Walmart is on the cusp of purchasing online fashion retailer ModCloth for its subsidiary Jet.com. Sources say the deal will be worth between $50 million and $75 million. The acquisition would come at the perfect time, as competitor Amazon has announced a greater focus on apparel in recent months.
The buy follows a series of struggles for ModCloth, including several layoffs. ModCloth, which recently raised $78 million from investors, will return some of the capital to investors and use some to help retain employees.
Stephan Schambach, founder and CEO of NewStore, says that Walmart's move was in reaction to Amazon's foray into fashion and apparel. Until now, Walmart has focused primarily on the lifestyle space.
"To be really transparent, the timing with acquiring ModCloth is likely Walmart knowing they could score a good deal," said Schambach. "ModCloth was rumored to be raising a new round of funding and struggling to get a good valuation because of their lack of profitability, so Walmart likely got a known brand at a steep discount."
But this could be just the leg-up that Walmart needed. Amazon is set to be the biggest apparel retailer in the U.S. this year, so Walmart is trying to shore up its position. Schambach says this acquisition could be just the ticket and is definitely something to watch.
Michael Elmgreen, CMO and co-founder of Handshake agrees that the acquisition could greatly benefit Walmart by helping it to reach a a new set of shoppers: millennials.
ModCloth experienced little growth in 2014, and as a result reduced its engineering team and soon replaced co-founder and CEO Eric Koger with Matthew Kaness, the previous chief strategy officer of Urban Outfitters. Other veterans of the retail industry were also hired at the time with hopes of a turnaround. As part of the turnaround, ModCloth began experimenting with brick-and-mortar, launching two pop-ups and a retail store in Austin. The company even created more private-label products. But despite these efforts and $15 million in funding in 2015, the company still lacked capital.
Jet.com itself is a recent purchase of Walmart, bought last summer for $3 billion. Jet.com has most recently acquired Hayneedle and ShoeBuy, and Walmart last month bought Moosejaw. These acquisitions, along with ModCloth, will strengthen Walmart's share in the apparel market.
The acquisition would certainly help Walmart grow its customer base with better marketing and customer service of the ModCloth brand. Schambach says a giant corporation like Walmart can help work out administrative and funding issues.
Elmgreen says that Walmart's strategy to grow e-commerce will most likely be contingent upon more deals like this one, while continuing to excite on integration by finding opportunities for the different assets to work together.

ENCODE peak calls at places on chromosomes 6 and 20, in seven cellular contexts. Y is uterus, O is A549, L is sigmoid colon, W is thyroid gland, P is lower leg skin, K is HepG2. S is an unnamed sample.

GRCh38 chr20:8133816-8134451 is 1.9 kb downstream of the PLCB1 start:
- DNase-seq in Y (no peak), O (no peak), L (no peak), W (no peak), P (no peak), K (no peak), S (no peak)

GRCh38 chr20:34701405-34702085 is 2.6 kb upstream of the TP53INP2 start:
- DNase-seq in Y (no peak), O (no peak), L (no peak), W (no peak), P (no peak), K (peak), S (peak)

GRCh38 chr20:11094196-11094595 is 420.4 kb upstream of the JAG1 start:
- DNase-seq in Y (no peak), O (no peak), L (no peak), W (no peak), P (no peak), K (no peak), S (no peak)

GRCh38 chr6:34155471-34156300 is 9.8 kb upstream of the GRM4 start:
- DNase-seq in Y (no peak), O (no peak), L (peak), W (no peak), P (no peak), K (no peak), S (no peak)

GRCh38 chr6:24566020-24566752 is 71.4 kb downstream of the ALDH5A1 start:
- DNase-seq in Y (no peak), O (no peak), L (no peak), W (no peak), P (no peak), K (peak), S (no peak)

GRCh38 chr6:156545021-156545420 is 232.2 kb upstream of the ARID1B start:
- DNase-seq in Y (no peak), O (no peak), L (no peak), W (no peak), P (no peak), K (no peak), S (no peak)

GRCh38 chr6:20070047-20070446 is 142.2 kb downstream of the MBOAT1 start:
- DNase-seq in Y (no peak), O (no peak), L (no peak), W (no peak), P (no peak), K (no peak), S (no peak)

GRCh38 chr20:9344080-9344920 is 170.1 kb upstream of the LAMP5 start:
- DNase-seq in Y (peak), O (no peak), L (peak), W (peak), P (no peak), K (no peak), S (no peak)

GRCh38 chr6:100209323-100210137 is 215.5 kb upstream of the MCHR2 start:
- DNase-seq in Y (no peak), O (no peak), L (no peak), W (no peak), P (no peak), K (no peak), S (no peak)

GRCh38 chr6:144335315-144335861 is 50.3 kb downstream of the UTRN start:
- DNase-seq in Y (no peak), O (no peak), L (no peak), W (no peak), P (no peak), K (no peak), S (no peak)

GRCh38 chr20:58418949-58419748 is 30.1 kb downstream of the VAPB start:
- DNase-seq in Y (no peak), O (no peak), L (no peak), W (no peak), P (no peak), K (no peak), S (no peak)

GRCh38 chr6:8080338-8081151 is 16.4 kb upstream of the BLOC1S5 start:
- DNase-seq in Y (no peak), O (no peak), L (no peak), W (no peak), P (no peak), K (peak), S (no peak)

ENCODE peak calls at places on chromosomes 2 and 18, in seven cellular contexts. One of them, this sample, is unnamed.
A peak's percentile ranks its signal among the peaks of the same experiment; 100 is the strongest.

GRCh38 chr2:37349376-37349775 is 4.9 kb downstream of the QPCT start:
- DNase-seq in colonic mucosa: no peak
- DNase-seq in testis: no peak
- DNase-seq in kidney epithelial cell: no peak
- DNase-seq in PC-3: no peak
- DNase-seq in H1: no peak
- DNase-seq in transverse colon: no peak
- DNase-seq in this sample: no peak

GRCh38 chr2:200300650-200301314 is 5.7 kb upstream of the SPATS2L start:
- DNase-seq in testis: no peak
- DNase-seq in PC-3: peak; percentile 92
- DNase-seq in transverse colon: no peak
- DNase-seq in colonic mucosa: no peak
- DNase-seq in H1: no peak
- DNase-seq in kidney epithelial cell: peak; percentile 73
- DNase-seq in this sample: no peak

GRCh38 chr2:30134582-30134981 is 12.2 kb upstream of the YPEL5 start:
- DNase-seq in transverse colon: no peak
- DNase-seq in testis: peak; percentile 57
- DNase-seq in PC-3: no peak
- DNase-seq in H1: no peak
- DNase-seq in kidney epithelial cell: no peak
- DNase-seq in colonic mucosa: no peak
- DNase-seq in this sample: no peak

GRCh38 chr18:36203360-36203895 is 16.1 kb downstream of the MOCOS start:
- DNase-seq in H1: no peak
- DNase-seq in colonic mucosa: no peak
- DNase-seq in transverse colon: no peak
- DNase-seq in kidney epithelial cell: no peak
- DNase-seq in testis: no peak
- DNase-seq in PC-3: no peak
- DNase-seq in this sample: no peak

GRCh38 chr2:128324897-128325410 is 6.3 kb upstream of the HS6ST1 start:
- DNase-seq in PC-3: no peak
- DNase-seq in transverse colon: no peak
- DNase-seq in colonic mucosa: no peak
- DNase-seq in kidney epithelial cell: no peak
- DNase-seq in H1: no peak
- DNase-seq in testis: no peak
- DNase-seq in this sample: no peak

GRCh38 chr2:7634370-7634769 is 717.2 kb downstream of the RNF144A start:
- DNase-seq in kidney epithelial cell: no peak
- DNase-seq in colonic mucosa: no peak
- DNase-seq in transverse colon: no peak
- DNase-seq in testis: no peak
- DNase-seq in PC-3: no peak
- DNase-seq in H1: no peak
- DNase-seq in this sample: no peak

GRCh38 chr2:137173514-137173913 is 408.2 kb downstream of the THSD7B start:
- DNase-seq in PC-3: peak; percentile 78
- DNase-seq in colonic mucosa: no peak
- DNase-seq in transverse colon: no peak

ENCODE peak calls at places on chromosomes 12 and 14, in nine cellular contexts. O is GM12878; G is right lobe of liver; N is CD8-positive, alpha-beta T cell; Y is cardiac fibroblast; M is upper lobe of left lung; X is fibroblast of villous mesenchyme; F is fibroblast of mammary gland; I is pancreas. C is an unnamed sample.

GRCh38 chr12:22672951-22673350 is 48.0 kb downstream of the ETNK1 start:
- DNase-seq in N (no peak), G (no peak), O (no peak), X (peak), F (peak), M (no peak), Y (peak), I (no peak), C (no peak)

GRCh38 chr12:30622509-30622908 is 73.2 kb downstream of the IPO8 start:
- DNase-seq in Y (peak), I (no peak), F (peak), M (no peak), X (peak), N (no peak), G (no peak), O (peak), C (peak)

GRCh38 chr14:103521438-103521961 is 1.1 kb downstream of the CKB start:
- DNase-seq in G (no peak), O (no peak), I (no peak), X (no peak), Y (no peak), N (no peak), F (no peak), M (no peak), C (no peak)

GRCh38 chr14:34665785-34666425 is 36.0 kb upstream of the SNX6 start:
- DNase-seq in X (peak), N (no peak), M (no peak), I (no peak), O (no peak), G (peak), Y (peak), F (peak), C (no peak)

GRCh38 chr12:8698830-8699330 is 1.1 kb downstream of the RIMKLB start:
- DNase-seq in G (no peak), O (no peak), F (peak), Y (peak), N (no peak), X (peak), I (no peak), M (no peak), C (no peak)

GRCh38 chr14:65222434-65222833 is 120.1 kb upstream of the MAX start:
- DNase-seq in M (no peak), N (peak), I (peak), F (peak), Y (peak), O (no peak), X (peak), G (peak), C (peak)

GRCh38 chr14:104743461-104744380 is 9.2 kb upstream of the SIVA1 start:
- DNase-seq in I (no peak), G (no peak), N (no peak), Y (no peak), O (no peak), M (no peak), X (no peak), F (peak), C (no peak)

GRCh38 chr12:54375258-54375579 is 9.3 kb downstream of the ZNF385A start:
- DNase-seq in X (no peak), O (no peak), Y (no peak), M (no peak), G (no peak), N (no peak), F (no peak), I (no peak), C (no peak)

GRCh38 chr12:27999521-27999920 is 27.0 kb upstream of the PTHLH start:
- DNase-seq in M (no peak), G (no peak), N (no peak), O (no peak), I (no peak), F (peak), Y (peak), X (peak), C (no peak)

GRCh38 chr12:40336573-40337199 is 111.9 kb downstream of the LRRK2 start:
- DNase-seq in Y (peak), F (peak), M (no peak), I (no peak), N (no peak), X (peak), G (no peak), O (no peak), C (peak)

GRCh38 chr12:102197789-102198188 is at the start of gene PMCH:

"For instance, integrating ModCloth with Jet.com's dynamic pricing platform to help drive average order volume through competitive pricing might be one place to start and help them maintain and grow the ModCloth customer base," said Elmgreen. "Walmart has started to show that it is committed to mastering e-commerce in the same way it did brick-and-mortar retailing. But closing the gap with Amazon remains complicated because Amazon has moved beyond just retailing with their customers by offering a wide array of digital services that Walmart, to date, can't match."
However, early reactions from ModCloth customers were not positive. According to comments on the company's Facebook page, the young, hip, feminist voice of the brand does not want the label associated with Walmart's reputation. Comments included, "How incredibly disappointing to hear the news," and "Are you planning to make a comment on your recent sell-out to the most notoriously anti-employee company in the country?"
Gabe Winslow, EVP of media at Ansira, says that if ModCloth is able to keep operating on its own and sticking to their feminist fashion brand aesthetic, then the acquisition should be seamless. If not, he senses trouble and "a further decline in sales."
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Schambach points out the continuing consolidation of the e-commerce space. He says it's becoming increasingly challenging and profitable independent of Amazon and Walmart.
"Giants like Amazon and Walmart, who are building new-age conglomerates around their brand portfolios, are able to centralize a lot of the back-end operations and help younger brands and retailers focus on what they are best at, which is often on the design and branding aspects of the business. Logistics and operations are hard, and are only getting more complex. The ModCloth acquisition is further proof of the competition ahead," he added.